Sponsor spotlight: Washington State a leader in protecting seniors — and how we can help

Adrienne Miller

“There ought to be a law!” Well, there is. The Elder and Vulnerable Adult Referral Agency Act, RCW 18.330, outlines the regulation for Senior Housing Referral Professionals in Washington State.

Why is this important? Early thoughts on aging and care date back to 44 BC when Cicero wrote a text about aging, “On Old Age.” Throughout the ages, many cultures revered their elders, it was an honor to care for seniors at home and many people are still able to do this for family members. Twenty-nine million Americans, or 9% of the population, care for someone over the age of 74. However, this is not possible for everyone and many seniors would prefer to maintain their independence rather than moving in with family.

So where do seniors get assistance and care? For many years, the only option was what we used to call nursing homes. These skilled nursing facilities were very unpopular and were care of last resort.  Today assisted living is the most favored and fastest growing long-term care option for seniors in the United States. The population of adults older than 85 will double by 2036 and triple by 2049 with 7 out of 10 people requiring assisted living care in their lifetime. This means the U.S. will need nearly 1 million new senior living units by 2040. This is big business and here in Washington we have great options in the forms of Adult Family Homes, Assisted Living and Memory Care Communities.

So back to the importance of the law. In 2012, the Washington State Legislature determined that locating acceptable housing and appropriate care for vulnerable adults was an important aspect of providing the right type of care for senior citizens. It said that locating appropriate and quality housing options may require assistance from elder and vulnerable adult referral agencies and that these should be required to meet certain minimum requirements and standards of conduct as these are in the interest of public health, safety and welfare. Thus, the law, and we were the first state in the country to have one, and until only three years ago, were the only one with a law in any state.

There are very specific items included in the law which is designed to protect seniors under the Consumer Protection Act. Of greatest importance are:

  • Intake Form – we gather information from the client using a minimum of 13 questions on wants and needs to help us make the best possible referral
  • Community Profile – we also gather information from each community to fully understand what they offer and the services they provide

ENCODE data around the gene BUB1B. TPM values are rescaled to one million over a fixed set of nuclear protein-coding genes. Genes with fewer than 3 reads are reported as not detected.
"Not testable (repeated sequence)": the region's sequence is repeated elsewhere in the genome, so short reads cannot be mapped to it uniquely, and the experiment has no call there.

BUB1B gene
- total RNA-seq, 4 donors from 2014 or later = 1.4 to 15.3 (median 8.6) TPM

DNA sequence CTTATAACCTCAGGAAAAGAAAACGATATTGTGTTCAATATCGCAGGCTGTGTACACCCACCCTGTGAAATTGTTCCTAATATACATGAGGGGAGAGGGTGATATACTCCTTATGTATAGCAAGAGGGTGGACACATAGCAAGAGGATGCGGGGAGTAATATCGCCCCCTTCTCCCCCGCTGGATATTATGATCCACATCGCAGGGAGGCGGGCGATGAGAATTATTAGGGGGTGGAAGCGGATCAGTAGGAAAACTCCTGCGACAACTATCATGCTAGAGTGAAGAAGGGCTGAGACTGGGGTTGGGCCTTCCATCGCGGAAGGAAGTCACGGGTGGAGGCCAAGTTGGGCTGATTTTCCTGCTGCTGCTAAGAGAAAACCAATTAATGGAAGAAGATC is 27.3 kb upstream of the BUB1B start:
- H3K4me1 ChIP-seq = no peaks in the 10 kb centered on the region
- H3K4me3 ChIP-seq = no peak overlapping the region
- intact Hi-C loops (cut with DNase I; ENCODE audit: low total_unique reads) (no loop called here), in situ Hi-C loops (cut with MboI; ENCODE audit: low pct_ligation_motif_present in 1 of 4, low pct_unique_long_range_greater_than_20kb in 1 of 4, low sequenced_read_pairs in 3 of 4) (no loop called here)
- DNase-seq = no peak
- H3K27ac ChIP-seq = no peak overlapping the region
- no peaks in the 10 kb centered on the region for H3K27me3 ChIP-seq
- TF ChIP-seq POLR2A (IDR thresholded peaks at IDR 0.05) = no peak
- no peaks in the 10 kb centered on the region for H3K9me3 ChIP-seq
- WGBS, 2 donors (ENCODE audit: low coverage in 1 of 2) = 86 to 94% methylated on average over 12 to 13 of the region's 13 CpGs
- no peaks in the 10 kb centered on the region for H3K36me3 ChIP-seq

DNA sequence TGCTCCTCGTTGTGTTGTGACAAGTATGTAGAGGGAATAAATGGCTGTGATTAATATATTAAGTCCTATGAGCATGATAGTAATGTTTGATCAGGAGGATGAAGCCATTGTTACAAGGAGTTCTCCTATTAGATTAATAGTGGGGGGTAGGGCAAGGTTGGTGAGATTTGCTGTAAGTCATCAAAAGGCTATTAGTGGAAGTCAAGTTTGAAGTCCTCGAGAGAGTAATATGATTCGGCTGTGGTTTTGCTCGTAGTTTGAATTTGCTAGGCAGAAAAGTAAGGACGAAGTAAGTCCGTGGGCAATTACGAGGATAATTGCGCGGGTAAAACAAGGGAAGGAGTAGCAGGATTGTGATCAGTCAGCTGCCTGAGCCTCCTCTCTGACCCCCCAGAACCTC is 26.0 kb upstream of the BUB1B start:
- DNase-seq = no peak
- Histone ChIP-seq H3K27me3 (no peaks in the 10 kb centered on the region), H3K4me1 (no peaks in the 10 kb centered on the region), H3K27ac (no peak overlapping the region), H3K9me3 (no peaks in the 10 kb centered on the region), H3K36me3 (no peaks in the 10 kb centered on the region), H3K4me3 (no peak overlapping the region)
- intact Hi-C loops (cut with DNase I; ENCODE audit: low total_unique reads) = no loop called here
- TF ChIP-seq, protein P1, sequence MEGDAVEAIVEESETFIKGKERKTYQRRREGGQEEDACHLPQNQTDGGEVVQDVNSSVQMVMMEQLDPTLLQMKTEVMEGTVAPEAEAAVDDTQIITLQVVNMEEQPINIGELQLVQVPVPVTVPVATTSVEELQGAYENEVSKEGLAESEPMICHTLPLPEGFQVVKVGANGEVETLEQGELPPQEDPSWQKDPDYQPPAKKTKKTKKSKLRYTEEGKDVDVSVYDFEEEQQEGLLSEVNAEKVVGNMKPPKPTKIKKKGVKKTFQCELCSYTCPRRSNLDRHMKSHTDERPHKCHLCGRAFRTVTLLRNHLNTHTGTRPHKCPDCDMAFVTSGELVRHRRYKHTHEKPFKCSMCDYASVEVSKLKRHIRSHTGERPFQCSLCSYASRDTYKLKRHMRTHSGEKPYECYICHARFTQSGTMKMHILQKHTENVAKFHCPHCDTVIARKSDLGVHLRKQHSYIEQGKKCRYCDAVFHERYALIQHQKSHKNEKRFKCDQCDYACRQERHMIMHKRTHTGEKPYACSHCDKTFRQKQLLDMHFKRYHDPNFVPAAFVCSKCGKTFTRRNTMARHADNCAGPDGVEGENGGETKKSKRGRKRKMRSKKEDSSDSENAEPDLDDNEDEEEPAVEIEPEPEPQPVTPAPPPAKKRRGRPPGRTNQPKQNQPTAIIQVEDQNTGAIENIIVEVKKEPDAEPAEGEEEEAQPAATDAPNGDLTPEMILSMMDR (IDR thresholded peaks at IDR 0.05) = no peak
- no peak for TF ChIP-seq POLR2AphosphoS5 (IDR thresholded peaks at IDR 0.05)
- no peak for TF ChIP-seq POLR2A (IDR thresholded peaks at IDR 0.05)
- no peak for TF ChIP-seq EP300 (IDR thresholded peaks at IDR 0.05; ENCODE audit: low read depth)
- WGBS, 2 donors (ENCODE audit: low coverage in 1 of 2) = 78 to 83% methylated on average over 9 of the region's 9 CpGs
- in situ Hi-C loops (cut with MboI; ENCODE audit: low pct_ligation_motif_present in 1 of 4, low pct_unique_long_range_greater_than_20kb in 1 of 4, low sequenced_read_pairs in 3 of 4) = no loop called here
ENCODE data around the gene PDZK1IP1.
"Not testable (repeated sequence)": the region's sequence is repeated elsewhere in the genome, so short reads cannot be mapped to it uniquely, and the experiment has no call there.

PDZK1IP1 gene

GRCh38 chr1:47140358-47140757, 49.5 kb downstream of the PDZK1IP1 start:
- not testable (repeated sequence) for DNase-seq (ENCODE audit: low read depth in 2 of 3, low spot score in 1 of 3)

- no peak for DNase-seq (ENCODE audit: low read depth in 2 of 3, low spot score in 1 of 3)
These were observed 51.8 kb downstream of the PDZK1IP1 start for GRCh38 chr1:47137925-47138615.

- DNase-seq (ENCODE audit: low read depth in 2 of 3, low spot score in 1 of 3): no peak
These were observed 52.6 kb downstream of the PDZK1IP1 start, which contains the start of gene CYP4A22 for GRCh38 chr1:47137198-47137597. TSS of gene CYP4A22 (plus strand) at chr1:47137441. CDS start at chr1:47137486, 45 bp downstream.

• Credential, Inspections and Enforcement Status – in addition to getting information from the communities, we also are required to search the DSHS and DOH websites to look at state inspection notes and any enforcement actions again the community
  • Medicare or Medicaid – understanding the financial picture of a client is key to making a good referral and referral fees can not be collected from a community when the client is a beneficiary of Federal or State care programs

So, if you are working with a senior, or the family of one, and there are concerns with utilizing a Senior Housing Referral Professional, please share our law and give them the confidence to take the search off their shoulders. How can I help you with that?

— By Adrienne Miller
Chief Care Officer, Forever Care Services, LLC


  1. Thanks for the good information, Adrienne! Personally, I need to highlight the highly individualized way you engage with those you serve.
    My biggest concern watching all of the families that I work with or know are reaching out to find answers is that the top options in google are focused on volume and market dominance than being about service. Yet when you haven’t had experience with services for our aging families, friends and neighbors it’s difficult to the vet for high-touch service or even know what questions to ask. There are a number of agencies where their housing specialists sit behind a computer and don’t go visit these properties before recommending them to a family, sometimes they don’t even meet the family in person.
    So, the way that YOU work is so individualized and so hands-on is a real gift and an important distinction!

  2. The real crisis is going to be all the people who haven’t made any sort of financial preparations for needing assisted living in their final years. It costs a small fortune; about $6000/mo. now for a reasonably good place. For example, millions of people have chosen to rely on Social Security for their only income in old age. They hang on by a thread being greeters at Walmart or clerks in stores until they can’t work anymore. At that point these people will have to rely mostly on children , if they have them, charity and Medicaid. On top of all this the Social Security program is threatened politically right now (Not ten years down the roa;d but right now) by radicals in Congress. I’m 77 and am on my fourth individual (including my first wife) helping them with assisted living issues. It is a major hassle, even if you have planned well for it. Without planning it will be a disaster.

  3. Many adults with aging parents will be directly involved at some point in helping select suitable housing based on specific personal needs. One size does not fit all. This process can be very daunting and stressful for a variety of reasons. Thank you for providing this information and service. It can be very helpful to those facing this process knowing there is help available.

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